What was one of the presidential candidates doing traveling around Chile for free in the private plane of a major Brazilian construction company during his first campaign?
Marco Enriquez Ominami is a Chilean politician and leader of the Progressive Party. He is nationally recognized as a two-time candidate for the Presidency. In the 2009 election, he ran as an independent after renouncing his membership in the Socialist Party and earned a respectable 20% in the first round of voting. He ran again in 2013 but this time received 11% of the vote. His politics are highly critical of the two party system in Chile and he has proposed radical changes to the country’s economic model. His father is Miguel Enriquez, who was the leader of the Movimiento de Izquierda Revolucionaria (MIR), a communist revolutionary in the Cuban style who was in the left opposition to the Allende government and later led the armed resistance to the military government following the coup against Allende in 1973. He died the following year in a shootout with government agents. His son, known by the acronym and nickname of MEO, has all the bona fides, both personal and familial, of a true man of the left.
So then what was he doing during his last presidential campaign traveling around Chile for free in the private plane of a major Brazilian construction company?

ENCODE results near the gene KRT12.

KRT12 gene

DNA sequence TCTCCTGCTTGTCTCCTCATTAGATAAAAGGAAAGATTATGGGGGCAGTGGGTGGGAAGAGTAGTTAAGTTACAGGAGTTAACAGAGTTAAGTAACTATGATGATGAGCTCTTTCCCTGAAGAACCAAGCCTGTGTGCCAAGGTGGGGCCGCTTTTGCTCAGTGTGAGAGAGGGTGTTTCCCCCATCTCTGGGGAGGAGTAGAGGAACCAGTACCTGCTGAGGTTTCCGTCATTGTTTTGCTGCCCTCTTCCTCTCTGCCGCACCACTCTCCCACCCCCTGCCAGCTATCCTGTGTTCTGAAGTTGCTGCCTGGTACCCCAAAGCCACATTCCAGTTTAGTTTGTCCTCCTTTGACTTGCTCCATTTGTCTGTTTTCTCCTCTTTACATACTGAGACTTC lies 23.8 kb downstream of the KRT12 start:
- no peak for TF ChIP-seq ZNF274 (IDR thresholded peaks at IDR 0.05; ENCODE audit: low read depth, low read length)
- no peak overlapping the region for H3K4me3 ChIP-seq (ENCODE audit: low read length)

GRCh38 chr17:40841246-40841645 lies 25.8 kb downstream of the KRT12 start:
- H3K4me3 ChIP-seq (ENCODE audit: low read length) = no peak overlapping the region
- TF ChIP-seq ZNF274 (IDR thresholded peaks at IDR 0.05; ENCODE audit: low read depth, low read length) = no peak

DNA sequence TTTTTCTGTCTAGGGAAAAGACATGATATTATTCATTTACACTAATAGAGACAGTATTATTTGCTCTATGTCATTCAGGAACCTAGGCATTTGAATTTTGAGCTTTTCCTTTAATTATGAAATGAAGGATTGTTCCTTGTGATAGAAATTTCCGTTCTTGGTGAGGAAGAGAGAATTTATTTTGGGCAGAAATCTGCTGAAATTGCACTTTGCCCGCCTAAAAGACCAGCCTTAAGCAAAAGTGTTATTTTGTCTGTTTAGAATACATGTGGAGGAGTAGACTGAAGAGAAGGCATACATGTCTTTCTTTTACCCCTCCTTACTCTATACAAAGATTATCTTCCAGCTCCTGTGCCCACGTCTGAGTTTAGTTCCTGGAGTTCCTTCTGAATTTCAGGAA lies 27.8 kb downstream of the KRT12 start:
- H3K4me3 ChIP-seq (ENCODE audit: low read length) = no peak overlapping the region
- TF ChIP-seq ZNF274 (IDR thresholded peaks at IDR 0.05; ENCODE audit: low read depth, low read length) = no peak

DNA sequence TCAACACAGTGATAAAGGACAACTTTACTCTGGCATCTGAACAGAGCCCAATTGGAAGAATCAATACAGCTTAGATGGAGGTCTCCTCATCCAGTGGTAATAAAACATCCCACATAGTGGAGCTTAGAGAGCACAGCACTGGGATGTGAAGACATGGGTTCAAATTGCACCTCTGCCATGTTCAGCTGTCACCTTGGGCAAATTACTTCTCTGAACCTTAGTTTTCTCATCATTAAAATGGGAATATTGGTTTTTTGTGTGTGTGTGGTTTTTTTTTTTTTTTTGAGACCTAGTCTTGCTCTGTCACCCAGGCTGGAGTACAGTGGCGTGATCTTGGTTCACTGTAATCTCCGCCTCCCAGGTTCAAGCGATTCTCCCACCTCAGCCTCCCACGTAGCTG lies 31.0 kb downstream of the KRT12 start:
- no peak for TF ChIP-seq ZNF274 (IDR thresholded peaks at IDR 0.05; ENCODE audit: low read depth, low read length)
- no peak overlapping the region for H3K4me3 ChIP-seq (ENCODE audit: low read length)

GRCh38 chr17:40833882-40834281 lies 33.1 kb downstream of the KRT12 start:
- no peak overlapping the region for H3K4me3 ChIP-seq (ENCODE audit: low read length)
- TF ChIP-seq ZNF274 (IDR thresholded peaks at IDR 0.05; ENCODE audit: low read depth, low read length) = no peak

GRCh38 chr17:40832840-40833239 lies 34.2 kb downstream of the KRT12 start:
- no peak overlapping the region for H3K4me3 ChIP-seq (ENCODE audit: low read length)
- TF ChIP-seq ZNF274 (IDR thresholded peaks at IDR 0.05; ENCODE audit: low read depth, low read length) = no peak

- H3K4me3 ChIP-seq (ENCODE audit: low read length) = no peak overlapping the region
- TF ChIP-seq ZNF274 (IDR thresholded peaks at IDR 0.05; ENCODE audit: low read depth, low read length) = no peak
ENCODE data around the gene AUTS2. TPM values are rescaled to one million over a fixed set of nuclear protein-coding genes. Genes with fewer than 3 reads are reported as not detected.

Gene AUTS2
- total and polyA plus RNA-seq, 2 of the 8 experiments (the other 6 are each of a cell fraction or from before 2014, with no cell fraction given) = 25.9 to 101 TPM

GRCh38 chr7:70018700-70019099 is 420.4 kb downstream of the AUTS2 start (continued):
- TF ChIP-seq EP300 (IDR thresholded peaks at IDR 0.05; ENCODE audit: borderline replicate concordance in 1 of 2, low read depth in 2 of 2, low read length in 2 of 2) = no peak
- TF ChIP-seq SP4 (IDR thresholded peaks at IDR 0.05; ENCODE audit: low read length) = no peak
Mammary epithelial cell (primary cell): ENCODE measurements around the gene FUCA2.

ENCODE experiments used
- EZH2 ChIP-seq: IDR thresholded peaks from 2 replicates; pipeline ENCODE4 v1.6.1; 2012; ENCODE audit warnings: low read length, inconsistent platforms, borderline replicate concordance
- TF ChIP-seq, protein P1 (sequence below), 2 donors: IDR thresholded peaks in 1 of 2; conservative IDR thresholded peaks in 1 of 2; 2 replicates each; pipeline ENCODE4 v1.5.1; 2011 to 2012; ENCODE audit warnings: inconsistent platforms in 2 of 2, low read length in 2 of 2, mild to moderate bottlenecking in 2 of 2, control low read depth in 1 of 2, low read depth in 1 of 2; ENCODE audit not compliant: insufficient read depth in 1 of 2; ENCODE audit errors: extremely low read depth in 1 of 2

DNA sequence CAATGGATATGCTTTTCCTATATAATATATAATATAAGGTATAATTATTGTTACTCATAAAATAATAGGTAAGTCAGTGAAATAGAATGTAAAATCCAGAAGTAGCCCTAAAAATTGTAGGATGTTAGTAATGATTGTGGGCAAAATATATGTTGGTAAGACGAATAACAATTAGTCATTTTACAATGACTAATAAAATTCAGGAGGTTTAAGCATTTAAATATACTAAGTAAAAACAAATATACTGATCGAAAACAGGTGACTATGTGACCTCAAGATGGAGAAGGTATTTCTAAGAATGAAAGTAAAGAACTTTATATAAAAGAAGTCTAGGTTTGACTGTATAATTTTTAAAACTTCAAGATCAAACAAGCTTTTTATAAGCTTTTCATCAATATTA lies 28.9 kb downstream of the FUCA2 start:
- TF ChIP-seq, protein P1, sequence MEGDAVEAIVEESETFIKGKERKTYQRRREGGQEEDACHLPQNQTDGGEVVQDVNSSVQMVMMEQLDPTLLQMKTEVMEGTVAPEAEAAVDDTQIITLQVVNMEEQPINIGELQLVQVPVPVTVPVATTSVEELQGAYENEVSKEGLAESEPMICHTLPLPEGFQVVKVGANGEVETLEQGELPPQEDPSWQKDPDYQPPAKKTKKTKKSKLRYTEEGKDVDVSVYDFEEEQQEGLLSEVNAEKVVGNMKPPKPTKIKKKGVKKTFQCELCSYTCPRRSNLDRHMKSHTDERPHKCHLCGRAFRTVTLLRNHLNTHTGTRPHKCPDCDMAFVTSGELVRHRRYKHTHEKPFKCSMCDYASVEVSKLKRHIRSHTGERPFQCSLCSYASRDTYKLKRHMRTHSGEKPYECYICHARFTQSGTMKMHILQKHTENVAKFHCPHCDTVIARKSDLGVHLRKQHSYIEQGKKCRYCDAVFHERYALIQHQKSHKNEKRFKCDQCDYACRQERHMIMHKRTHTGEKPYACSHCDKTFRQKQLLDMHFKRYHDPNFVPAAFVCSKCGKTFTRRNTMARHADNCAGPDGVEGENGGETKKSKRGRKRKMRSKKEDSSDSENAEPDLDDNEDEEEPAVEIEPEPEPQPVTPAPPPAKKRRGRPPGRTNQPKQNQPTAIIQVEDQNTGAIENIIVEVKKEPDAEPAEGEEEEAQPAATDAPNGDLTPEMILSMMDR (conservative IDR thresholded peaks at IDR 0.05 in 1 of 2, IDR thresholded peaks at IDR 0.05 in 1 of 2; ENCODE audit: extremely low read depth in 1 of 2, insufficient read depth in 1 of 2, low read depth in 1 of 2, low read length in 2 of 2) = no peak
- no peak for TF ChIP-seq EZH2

The answer to this question involves one of the biggest international bribery scandals of the previous decades. Implicated in the scandal are major politicians across the Americas: presidents, major party candidates, government ministers, and representatives. The number of countries involved has swollen to include Argentina, Brazil, Colombia, Ecuador, Mexico, Peru, the Dominican Republic, Venezuela, Panama, Portugal, the United States and, of course, Chile.
On April 21st, a district court in Brooklyn accepted the plea deal of Odebrecht, a Brazilian construction, engineering and chemicals conglomerate. As part of its punishment under the Foreign Corrupt Practices Act, the company paid a fine of $2.5 billion USD split between the governments of the USA, Switzerland and Brazil, which received more than $2 billion in the deal. Aside from the large fine, Odebrecht also admitted to serious wrong doing. It acknowledged that its executives established an international corruption network that was used to win major public works contracts. The total amount of bribes paid out amounted to approximately $788 million USD. If that scale of bribery is shocking, it must be compared to the size of the contracts that Odebrecht was winning. This is a company that in 2014 had revenue of over $30 billion USD.
Within Brazil, Odebrecht paid out bribes to politicians and bureaucrats in order to win contracts from Petrobras, the state-owned oil company. They also formed a cartel with other companies in order to allow for the rotation of contracts among them. The bribes that Odebrecht paid were delivered to Brazilian political parties. More than $40 million USD was distributed to political parties and a portion of that amount went directly to bureaucrats. This same pattern of behavior was repeated in the countries listed above. Foreign political parties and politicians received payments in order to assist Odebrecht with its business activity. In each case, the size of the project was multiple times bigger than the bribe. For Odebrecht, it was just a necessary investment in order to keep things moving.